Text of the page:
Alma A. Hromic (who now writes as Alma Alexander) was born in 1963 in Novi Sad, Yugoslavia, on the shores of the river Danube. Her father's employment with international aid agencies meant that the family spent twenty years living in various countries in Africa, including Zambia, Swaziland, and South Africa.

Educated in the United Kingdom and South Africa, Alma graduated from the University of Cape Town with an MSc in Microbiology in 1987. She quickly left the lab in order to write about it instead, and spent several years running a scientific journal for the Allergy Society of South Africa before she moved to New Zealand in 1994. She also worked as a literary critic for several publications in South Africa and England.

In New Zealand, she obtained an editorial position with an international educational publisher, where she worked for several years. In 1995 she wrote Houses in Africa (David Ling Publishing Limited, New Zealand; ISBN 0-908990-30-8), a revealing and often-amusing memoir of her two decades in Africa. The same year, she published The Dolphin's Daughter and Other Stories (Longman UK; ISBN 0582122104), a bestselling book of three fables. She has had numerous pieces of short fiction and nonfiction published internationally in South Africa, New Zealand and the United Kingdom.

In 1999, when NATO launched a war against her native country, Alma started an often-tumultious e-mail correspondence with R. A. "Deck" Deckert, a freelance writer and former copy editor, wire editor and news editor for metropolitan newspapers including the Miami Herald and the Miami News. Their correspondence became the basis of an epistolary novel about these dramatic events, Letters from the Fire (HarperCollins New Zealand; ISBN 1-86950-336-8). This book went from concept to publication in fewer than five months. Alma and Deck were married in June, 2000, and she now lives in the northwestern United States.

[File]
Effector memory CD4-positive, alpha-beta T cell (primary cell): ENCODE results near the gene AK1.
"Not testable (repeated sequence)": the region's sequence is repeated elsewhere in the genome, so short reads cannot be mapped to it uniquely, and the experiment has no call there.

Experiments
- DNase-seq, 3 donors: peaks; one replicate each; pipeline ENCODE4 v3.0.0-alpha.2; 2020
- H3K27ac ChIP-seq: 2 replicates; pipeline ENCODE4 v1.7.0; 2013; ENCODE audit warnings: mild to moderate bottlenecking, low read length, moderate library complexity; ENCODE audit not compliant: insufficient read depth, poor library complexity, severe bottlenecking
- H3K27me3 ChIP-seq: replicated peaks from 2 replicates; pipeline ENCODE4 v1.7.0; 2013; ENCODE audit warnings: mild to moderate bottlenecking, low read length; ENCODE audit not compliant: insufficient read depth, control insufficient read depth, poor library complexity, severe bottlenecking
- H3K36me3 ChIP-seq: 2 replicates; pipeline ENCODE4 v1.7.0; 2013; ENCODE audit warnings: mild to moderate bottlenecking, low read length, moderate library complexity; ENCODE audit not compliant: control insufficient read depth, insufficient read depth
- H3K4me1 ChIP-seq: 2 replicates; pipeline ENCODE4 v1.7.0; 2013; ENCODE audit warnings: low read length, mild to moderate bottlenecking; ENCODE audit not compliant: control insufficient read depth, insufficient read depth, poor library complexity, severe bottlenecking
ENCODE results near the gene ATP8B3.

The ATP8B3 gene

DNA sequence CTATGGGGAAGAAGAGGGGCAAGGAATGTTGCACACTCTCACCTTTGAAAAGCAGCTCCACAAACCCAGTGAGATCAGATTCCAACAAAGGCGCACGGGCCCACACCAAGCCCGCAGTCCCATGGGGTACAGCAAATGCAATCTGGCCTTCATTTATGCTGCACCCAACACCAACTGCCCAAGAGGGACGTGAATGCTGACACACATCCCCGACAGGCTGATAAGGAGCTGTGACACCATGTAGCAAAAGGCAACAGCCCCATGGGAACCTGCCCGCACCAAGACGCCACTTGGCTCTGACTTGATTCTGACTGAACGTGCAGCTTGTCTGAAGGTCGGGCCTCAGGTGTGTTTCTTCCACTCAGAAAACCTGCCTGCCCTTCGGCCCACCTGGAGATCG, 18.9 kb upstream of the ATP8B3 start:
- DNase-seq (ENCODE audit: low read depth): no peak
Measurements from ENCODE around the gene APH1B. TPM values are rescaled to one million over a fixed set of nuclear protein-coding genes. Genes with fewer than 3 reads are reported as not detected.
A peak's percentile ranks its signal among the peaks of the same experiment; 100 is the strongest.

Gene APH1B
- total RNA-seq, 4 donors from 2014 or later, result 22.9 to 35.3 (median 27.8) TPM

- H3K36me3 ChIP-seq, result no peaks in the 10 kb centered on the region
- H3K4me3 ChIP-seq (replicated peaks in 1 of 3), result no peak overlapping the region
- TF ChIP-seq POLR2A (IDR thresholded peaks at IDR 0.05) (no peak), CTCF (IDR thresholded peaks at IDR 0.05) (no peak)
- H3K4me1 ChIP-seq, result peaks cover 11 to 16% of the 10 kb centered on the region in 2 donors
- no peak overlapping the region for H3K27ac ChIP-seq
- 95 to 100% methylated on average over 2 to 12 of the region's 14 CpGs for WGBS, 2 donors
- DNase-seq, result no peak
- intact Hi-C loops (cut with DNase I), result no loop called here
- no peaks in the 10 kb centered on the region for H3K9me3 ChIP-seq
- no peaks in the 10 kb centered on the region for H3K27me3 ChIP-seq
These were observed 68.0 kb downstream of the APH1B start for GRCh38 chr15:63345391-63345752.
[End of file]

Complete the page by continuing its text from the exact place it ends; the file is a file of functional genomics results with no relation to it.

Her fantasy duology The Hidden Queen and Changer of Days (originally published as Changer of Days vol. 1 and 2 in New Zealand in 2001 and 2002), was released in the United States in 2005. The Secrets of Jin-shei was published in the U.S. in 2004 in hardcover and 2005 in paperback and is currently available in twelve languages worldwide (including Turkish, Lituanian, and Hebrew) and is a bestseller in Spain. The follow-up, Embers of Heaven, published in the UK in September 2006, is available in five languages. Alma's latest project is the Worldweavers young adult trilogy, which debuted with Gift of the Unmage in 2007 and was followed by Spellspam in 2008 and Cybermage in 2009. A Polish edition of the first book has already been published.

She is working on a number of new ideas for the next decade of the 21st century.

Connect:
AlmaAlexander.com

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2 comments:

  1. Sounds wonderful. :D I'll be sure to pick up a copy and I look forward to the next in the the World Weavers series! Thanks, Alma!

    ReplyDelete